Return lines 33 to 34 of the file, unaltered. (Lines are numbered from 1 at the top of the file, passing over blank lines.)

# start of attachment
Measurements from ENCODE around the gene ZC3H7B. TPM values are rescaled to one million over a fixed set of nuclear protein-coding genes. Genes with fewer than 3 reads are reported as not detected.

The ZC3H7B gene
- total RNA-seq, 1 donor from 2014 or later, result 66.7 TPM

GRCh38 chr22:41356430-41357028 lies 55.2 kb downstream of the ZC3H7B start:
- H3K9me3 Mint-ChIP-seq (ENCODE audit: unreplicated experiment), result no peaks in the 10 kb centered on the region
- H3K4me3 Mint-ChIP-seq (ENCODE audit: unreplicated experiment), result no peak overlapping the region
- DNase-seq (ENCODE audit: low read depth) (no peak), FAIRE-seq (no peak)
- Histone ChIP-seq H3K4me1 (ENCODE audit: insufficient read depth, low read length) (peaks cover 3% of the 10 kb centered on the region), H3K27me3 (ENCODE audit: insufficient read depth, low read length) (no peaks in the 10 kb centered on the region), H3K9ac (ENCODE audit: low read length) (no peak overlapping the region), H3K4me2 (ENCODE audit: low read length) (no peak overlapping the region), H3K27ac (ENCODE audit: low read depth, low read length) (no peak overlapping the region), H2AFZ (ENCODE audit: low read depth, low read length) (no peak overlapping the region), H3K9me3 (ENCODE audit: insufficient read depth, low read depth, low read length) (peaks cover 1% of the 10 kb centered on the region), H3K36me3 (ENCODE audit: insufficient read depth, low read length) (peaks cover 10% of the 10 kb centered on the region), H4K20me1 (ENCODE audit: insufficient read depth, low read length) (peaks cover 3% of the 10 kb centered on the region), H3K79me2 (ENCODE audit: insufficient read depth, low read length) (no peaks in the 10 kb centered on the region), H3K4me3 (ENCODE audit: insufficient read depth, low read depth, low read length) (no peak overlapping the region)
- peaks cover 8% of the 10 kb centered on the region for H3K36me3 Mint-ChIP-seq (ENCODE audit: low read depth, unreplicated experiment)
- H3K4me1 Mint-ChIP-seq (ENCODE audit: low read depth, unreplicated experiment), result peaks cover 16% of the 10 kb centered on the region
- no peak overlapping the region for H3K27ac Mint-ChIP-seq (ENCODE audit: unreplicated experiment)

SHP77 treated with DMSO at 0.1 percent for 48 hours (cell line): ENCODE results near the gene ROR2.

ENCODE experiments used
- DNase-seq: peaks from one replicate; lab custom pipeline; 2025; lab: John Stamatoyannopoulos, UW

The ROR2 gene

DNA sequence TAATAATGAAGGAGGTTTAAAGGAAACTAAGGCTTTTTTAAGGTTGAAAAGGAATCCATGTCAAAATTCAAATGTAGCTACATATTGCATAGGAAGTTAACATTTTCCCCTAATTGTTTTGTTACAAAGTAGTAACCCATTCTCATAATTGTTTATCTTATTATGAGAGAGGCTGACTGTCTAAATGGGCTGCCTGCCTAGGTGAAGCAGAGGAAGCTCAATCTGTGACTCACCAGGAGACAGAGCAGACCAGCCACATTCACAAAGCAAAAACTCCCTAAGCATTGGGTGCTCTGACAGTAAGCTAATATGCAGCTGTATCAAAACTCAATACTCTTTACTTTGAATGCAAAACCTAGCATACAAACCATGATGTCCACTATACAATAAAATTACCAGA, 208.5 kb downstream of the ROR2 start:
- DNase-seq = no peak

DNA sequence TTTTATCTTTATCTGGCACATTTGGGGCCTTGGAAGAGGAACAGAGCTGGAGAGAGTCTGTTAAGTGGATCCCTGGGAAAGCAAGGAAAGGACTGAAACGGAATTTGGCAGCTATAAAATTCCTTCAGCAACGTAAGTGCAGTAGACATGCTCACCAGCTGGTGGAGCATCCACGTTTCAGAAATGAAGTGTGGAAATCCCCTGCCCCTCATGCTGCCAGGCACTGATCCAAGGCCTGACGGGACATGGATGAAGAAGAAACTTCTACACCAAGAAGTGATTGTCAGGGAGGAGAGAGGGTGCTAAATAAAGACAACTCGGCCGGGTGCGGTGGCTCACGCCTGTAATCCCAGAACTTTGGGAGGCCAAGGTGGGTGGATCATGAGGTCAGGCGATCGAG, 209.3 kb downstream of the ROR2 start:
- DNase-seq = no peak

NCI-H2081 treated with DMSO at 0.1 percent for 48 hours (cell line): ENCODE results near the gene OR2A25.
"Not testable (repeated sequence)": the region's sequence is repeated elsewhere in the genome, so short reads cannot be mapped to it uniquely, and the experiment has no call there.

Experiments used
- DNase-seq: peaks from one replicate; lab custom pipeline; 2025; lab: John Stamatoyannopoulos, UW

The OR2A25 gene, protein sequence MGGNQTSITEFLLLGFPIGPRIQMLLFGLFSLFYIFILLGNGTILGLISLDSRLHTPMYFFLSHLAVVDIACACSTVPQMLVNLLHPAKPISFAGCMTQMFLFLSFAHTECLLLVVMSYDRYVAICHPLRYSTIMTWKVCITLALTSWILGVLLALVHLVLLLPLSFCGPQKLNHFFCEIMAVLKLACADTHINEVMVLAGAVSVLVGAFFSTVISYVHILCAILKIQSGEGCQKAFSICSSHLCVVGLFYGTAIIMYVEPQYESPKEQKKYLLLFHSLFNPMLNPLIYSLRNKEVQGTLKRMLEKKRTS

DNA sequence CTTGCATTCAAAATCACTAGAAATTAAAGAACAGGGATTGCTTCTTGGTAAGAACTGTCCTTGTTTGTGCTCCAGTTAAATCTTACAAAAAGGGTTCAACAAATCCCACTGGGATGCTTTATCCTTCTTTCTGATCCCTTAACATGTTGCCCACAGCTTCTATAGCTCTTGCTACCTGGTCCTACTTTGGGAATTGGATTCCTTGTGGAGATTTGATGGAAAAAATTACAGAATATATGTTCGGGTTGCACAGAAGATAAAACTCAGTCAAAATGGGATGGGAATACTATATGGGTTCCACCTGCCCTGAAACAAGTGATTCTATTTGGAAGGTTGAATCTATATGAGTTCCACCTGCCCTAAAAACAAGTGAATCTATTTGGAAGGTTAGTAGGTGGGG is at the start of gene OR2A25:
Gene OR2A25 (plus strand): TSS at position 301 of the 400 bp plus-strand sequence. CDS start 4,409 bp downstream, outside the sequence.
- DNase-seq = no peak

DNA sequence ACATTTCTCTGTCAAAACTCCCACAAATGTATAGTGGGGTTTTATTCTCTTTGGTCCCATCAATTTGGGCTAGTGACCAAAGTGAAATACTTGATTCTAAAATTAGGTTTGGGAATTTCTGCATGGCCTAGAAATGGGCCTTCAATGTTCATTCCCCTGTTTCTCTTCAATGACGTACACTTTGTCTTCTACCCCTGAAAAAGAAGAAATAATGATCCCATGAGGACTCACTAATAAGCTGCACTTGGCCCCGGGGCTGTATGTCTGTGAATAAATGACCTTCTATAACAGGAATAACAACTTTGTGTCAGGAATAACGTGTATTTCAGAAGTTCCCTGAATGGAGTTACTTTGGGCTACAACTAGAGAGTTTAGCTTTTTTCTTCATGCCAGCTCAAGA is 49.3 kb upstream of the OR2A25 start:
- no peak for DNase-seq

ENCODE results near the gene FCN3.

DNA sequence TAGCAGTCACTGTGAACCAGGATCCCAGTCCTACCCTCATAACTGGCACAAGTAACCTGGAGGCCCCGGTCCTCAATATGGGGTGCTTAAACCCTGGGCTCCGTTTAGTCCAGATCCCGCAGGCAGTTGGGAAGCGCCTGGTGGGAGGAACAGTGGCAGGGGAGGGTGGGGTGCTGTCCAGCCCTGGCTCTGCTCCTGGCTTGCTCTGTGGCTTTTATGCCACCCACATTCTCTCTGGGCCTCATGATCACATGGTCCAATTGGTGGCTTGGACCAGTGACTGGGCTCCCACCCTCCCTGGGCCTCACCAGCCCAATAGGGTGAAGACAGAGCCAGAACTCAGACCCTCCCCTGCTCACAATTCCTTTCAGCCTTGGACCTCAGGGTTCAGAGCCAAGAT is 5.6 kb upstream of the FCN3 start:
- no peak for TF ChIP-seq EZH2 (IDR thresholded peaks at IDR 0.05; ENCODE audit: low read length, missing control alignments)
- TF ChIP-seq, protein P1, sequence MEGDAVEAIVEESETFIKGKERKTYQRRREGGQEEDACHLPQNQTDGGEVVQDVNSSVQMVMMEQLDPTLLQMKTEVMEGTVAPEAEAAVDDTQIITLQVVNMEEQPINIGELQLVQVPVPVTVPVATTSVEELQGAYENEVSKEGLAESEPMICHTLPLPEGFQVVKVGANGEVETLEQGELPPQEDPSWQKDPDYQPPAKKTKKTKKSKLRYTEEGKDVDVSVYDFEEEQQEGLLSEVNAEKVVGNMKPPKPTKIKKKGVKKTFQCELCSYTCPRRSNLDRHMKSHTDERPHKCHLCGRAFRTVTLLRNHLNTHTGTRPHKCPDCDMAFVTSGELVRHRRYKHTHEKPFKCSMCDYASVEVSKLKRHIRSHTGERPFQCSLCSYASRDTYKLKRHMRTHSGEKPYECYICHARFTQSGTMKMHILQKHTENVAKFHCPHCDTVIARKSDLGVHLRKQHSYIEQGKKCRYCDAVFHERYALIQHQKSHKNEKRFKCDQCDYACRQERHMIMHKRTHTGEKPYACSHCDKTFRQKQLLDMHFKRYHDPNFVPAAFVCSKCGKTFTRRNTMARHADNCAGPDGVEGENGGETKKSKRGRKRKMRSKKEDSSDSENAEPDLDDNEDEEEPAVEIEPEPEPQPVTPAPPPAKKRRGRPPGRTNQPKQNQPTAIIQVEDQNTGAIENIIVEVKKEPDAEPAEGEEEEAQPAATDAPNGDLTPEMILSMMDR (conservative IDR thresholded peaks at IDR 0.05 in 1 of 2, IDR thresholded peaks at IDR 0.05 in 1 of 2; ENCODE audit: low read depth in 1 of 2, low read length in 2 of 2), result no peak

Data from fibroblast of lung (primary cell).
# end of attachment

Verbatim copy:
- TF ChIP-seq, protein P1, sequence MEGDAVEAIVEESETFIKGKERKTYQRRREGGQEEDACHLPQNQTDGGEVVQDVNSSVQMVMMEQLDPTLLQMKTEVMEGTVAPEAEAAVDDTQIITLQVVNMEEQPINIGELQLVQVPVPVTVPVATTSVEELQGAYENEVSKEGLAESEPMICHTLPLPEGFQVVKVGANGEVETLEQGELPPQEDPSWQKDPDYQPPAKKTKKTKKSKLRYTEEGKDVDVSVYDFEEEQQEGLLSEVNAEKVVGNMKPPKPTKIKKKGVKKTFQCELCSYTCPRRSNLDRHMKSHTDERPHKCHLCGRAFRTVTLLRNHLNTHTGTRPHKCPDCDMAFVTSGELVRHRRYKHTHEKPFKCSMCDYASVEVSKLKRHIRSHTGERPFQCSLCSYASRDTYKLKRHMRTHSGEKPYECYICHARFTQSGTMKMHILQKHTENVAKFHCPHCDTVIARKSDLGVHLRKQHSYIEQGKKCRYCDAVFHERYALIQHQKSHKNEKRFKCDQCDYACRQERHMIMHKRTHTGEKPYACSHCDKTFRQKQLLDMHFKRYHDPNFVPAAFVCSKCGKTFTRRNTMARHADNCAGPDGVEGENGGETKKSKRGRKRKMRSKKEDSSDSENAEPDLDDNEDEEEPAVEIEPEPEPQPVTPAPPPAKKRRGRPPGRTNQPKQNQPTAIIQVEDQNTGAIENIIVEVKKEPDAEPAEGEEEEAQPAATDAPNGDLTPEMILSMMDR (conservative IDR thresholded peaks at IDR 0.05 in 1 of 2, IDR thresholded peaks at IDR 0.05 in 1 of 2; ENCODE audit: low read depth in 1 of 2, low read length in 2 of 2), result no peak

Data from fibroblast of lung (primary cell).